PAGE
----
Kandice Perry's Justice as a Virtue

• Individual justice is virtue ethical because it ties justice to an internal state of a person instead of to social norms or good consequences (Plato)
• (Aristotle) situations and communities are just when people receive benefits according to their merits. The most virtuous deserve the most good society can give (unless those goods are for bad)
• Both were rationalists (Aristotle and Plato)
• Hutcheson- universal benevolence is the best human motive. We know this not through reason, but through our moral sense (sensitivity)…the individual virtue of justice is motivated by universal benevolence and this benevolence can never conflict with true justice
• Hume- felt that individual justice conflicts with what benevolence motivates us to do empiricist and anti-rationalist..virtue ethicist and believe that’s the moral status of an action depends on the actions goodness or badness of the motive that lies behind the action
• Both sentimentalists (Hume and Hutcheson)
• Bentham claimed that his disagreement with hume’s actual obligations is what initially led him to utilitarianism
Rationalism and justice
• Subsequent ethical thinks feel that justice cannot be based upon sentiment and that it requires a more rational basis
• Rawls positive view of justice is concerned mainly with the basic structure of society….believes individual justice is theoretically a derivative from social justice because the just individual is to be understood as someone with a desire to comply with the principles of justice
Stages of Moral Development
• Kohlberg- highest stage of moral development involves a concern for justice and human rights based on universal principles…the lower stages consisted of concern for relationships and individual human well-being…those who showed that their moral thinking involved invoking universal principals of justice were said to have a higher moral understanding than those who’s moral thought concerned with human well-being….makes utilitarianism seen as less cognitively advanced than the views of rationalists such as Rawls or Kant
• Both Rawls and Kohlberg enhanced their own version of Piaget’s stages of development
• What was wrong with Kohlberg’s thinking was that he based them solely upon boys and men. This lead to girls seeming inferior to boys because of certain differences in moral development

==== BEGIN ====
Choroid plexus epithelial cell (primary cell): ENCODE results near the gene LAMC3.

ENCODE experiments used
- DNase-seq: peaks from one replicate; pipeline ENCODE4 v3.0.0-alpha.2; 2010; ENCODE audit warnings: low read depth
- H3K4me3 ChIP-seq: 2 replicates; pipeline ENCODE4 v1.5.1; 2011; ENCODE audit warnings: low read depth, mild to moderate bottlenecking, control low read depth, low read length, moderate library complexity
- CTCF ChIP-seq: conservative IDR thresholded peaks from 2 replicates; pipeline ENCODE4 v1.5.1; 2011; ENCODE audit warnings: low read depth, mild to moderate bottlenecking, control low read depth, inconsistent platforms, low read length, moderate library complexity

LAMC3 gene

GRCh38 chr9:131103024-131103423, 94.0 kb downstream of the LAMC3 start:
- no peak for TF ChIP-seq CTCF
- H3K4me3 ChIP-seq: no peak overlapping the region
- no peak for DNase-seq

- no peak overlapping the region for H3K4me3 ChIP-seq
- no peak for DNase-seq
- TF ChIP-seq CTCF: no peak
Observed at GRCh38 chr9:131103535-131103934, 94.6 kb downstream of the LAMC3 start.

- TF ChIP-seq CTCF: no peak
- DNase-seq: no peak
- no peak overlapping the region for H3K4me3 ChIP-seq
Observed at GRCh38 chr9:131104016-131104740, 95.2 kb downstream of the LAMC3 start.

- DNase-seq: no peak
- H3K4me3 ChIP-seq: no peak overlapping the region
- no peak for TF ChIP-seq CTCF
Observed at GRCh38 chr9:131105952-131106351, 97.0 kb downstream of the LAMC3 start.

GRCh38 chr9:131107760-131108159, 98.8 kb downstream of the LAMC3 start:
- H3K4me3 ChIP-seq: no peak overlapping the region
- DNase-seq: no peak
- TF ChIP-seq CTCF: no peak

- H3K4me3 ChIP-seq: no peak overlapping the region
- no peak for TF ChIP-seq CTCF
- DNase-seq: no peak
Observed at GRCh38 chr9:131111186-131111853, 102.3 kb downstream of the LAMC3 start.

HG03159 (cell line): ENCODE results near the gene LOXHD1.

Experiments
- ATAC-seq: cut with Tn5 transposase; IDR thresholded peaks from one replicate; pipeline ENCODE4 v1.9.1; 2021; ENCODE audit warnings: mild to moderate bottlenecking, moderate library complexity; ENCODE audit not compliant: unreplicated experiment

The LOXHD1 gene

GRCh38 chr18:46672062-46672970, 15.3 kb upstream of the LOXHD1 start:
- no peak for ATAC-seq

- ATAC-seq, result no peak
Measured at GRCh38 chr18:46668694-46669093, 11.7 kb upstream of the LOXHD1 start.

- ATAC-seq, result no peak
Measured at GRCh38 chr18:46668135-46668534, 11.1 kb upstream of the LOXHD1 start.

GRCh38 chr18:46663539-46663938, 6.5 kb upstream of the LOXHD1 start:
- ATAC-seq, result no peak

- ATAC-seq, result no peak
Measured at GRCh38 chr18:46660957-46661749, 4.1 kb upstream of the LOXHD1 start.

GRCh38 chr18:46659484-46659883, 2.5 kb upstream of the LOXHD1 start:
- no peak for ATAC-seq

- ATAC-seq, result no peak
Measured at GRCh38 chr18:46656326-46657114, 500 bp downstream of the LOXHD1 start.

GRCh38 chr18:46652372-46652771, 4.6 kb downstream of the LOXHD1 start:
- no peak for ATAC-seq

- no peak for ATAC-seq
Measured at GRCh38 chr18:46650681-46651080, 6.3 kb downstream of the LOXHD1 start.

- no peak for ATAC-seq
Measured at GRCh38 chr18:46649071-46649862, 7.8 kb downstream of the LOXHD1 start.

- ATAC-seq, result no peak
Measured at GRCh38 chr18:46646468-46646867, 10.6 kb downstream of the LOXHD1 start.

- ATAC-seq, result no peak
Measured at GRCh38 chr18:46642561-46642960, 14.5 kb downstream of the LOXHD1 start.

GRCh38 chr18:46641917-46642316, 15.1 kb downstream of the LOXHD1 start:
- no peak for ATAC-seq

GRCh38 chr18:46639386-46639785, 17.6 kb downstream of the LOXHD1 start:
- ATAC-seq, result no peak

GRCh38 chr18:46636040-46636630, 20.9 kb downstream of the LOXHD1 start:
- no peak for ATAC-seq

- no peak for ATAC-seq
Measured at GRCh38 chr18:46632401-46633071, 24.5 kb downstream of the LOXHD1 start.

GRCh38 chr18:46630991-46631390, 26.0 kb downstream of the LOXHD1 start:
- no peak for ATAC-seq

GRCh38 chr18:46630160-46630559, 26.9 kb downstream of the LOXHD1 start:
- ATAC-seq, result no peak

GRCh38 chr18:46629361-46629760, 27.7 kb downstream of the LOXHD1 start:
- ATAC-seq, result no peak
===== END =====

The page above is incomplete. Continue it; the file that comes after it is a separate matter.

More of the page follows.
• Carol Gilligan claimed that women tend to think more morally in terms of their connection to others (relationships)
Caring and Justice
• Some people say that caring doesn't have to be restricted to close personal relationships and that one can intuitively speak of caring, about people whom we do not know
• Hume says it is easier to not have something than it is to have something which is then taken away….this gives someone who is benevolent or caring about the well-being of others a reason not to steal or allow stealing
• We respond/empathize more to the clear and present danger than to someone that we cannot see whom is a thousand miles away from us

There are a couple of bullets that ties into what we’ve talked about in class. One of them is on stealing. I thought this was interesting because it gives some insight into why I believe that stealing is wrong. Its wrong because it hurts the person you are stealing from. Using the example of having something then losing it is a great way to show that. This also fits what we’ve talked about in class for the last few days. We began trying to define what a virtue is, and what it means to be virtuous. Another thing that was interesting about this article is how it discusses one of the reasons why Bentham became a utilitarian.

1. Do you think it is possible to be both a sentimentalist, and a rationalist?
2. Why do you think it’s easier to feel empathy for someone closer to us than it would if the person were farther away?
3. If you are a utilitarian, would you try helping the person that is in immediate danger of drowning? Or the family that is slowly dying of starvation?

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